In this video, we will cover main topics that were part of the economic headlines in the last month and how those headlines influenced the markets and economic outlook. We will also try to give you some insight into what those influences might mean for you as an investor.
January 2018 is behind us, and stocks posted quite a positive start to the year. In fact, even anticipation of the first federal government shut down since 2013 didn’t derail markets. The S&P 500 and Dow both had their best monthly performance since March 2016, with each rising over 5%. The NASDAQ gained 7.3%, making January its best month since October 2015.
Several details that came out during the month indicated that a strengthening economy is driving market performance.
Initial readings of the gross domestic product (GDP) show the economy grew by 2.6% in the 4th quarter. Though smaller than projected, the increase still implies healthy economic growth.
Corporate earnings data also suggests that the economy continues to expand. During January, many companies released their earnings reports for the 4th quarter of 2017. By the end of the month, 81% of S&P 500 companies that had shared their earnings data beat expectations. And, 83% exceeded their revenue estimates.
In addition to growing corporate earnings, labor measures seem to illustrate that the economy is advancing. The ADP employment report indicates that private companies added more jobs in January than analysts expected.
Further, fewer people filed for unemployment in late January, keeping initial claims close to a 45-year low. Unemployment currently sits at 4.1%—and could go as low as 3.5% by the end of the year. And, wages are finally starting to pick up, too. According to the Labor Department, the employment cost index (ECI) in the fourth quarter was 2.6% higher than a year before. This increase is the largest since early 2015.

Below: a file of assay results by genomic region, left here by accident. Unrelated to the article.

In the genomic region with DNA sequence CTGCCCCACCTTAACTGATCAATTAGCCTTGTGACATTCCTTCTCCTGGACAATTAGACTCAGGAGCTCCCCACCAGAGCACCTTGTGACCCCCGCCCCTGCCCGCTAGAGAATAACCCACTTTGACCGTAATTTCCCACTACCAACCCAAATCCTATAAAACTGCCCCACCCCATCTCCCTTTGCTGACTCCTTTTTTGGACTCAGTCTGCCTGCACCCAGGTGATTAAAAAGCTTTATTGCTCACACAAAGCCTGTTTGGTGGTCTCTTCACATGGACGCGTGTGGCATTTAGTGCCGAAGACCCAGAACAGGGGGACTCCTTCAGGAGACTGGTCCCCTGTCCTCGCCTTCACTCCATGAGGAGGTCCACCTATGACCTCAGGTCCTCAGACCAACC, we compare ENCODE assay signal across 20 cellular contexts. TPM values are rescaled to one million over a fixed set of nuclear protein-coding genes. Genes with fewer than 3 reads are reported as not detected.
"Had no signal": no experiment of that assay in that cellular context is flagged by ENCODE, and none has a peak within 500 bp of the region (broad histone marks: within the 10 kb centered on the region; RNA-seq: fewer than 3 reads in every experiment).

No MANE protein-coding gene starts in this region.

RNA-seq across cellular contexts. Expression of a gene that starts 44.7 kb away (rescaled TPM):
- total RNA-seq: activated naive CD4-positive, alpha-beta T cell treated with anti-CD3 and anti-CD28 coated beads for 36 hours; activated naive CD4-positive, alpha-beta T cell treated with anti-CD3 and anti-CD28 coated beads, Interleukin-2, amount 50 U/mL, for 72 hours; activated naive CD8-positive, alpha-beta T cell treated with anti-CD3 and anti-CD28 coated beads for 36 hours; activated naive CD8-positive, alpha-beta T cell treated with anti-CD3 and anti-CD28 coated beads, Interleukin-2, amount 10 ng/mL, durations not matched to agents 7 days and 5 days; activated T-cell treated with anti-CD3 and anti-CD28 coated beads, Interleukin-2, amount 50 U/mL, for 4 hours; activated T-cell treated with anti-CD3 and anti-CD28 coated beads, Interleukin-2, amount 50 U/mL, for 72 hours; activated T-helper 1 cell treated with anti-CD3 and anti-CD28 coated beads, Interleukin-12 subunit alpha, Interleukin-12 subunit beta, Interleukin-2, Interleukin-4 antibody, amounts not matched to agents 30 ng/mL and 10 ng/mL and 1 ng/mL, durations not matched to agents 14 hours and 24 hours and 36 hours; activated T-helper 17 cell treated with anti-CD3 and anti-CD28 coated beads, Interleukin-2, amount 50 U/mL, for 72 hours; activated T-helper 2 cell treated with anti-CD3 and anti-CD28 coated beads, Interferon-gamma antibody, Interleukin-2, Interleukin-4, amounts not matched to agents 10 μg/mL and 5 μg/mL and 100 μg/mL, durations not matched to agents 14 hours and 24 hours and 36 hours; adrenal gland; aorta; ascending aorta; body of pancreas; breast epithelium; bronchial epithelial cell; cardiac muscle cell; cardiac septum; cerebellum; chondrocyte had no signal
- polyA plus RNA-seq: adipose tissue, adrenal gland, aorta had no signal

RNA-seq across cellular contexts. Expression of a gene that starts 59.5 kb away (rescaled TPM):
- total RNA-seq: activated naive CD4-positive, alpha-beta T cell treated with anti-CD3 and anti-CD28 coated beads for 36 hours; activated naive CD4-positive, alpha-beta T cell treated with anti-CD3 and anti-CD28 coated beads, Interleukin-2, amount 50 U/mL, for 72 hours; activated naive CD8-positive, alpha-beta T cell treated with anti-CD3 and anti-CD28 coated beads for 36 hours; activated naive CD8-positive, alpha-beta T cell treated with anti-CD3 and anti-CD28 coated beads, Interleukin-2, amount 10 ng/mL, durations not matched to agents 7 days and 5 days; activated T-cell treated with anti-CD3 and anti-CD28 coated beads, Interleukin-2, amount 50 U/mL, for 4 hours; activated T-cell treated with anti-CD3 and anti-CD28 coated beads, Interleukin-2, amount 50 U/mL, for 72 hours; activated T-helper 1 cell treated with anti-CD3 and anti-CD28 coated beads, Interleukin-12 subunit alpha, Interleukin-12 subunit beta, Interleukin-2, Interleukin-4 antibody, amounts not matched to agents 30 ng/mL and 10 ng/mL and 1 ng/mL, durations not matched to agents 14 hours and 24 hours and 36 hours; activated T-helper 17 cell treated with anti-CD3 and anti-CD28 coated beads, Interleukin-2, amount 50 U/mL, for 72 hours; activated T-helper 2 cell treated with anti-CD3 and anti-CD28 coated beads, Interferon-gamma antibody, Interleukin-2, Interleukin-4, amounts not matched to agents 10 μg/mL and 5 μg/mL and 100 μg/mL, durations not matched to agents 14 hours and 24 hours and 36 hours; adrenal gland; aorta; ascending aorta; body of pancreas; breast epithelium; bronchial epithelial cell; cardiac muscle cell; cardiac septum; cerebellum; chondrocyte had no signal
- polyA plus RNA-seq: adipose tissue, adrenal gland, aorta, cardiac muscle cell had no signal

Examined together, you see a growing market, increasing corporate profits, low unemployment, and rising wages. But, this positive news is not without risks.
If the tight labor market leads to faster wage growth, inflation could increase. At that point, the Federal Reserve could start raising interest rates more quickly than anticipated. The Fed met at the end of January and decided to keep interest rates the same for now. They did indicate, however, that they expect inflation to increase over the next year.
After years of inflation missing the Fed’s 2% benchmark, the markets would have to decide how to react to prices increasing more rapidly. Ultimately, we have strong growth and corporate earnings on one side, and the potential for faster-than-anticipated interest rate increases on the other side.
Looking ahead, we will continue to analyze the interplay between economic growth and inflation. Only time —and data — will tell exactly how these connected pieces will come together. But, we will work to keep you informed along the way.
That’s it for this month’s educational economic update.
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